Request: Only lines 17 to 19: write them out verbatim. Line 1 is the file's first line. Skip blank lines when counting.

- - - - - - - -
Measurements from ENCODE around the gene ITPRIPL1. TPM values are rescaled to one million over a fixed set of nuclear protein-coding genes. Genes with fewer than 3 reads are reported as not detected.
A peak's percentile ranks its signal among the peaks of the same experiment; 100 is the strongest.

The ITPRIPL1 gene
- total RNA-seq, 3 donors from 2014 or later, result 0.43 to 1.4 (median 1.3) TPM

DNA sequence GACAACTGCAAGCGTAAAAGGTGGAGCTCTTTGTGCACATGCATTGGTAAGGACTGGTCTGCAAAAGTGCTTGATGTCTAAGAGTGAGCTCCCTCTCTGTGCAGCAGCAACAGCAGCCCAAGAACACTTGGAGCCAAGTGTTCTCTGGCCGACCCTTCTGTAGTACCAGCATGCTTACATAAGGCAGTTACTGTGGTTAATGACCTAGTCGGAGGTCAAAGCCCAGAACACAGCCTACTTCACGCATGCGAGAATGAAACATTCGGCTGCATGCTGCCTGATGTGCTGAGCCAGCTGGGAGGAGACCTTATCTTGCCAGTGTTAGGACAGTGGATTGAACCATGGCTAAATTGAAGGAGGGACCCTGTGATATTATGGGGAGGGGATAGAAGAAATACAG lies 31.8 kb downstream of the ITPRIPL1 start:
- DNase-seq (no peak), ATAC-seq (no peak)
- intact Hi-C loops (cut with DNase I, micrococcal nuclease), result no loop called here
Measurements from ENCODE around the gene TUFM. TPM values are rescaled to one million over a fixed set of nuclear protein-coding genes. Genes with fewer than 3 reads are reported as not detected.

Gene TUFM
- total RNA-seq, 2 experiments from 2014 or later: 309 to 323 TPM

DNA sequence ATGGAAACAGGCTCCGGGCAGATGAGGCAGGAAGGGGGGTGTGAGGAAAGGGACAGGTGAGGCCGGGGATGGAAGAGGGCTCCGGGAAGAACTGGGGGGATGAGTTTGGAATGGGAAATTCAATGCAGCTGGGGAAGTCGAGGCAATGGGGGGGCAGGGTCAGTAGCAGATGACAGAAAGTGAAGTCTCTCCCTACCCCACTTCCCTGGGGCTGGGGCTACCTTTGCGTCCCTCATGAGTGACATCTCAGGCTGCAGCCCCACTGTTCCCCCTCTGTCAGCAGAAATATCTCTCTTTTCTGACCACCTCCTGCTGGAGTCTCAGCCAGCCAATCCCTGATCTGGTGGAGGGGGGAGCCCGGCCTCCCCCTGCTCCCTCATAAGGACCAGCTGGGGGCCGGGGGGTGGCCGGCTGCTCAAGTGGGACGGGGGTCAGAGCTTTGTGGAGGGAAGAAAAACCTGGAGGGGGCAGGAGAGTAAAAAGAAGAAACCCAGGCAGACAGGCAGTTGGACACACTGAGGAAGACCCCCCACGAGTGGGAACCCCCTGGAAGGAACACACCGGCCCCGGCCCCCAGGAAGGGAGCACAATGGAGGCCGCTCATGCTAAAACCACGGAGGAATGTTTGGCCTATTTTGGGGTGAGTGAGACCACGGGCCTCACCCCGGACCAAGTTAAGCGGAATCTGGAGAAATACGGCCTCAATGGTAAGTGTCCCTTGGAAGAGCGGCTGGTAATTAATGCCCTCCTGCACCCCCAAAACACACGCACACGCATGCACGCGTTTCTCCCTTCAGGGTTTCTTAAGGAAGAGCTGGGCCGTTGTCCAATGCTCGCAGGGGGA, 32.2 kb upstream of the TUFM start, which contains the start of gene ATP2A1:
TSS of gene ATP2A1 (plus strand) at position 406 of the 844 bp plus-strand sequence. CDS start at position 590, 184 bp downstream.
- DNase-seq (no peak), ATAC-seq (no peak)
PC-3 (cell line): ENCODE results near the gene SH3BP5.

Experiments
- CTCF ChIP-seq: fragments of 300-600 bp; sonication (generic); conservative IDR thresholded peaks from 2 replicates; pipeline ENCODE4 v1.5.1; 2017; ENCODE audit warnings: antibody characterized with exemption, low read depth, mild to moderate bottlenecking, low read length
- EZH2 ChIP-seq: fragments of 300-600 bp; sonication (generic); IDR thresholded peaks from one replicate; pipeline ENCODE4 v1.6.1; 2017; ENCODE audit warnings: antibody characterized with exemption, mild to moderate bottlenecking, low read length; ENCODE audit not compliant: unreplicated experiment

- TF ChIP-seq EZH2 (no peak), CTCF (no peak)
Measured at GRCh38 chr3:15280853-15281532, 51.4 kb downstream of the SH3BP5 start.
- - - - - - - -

- EZH2 ChIP-seq: fragments of 300-600 bp; sonication (generic); IDR thresholded peaks from one replicate; pipeline ENCODE4 v1.6.1; 2017; ENCODE audit warnings: antibody characterized with exemption, mild to moderate bottlenecking, low read length; ENCODE audit not compliant: unreplicated experiment

- TF ChIP-seq EZH2 (no peak), CTCF (no peak)
Measured at GRCh38 chr3:15280853-15281532, 51.4 kb downstream of the SH3BP5 start.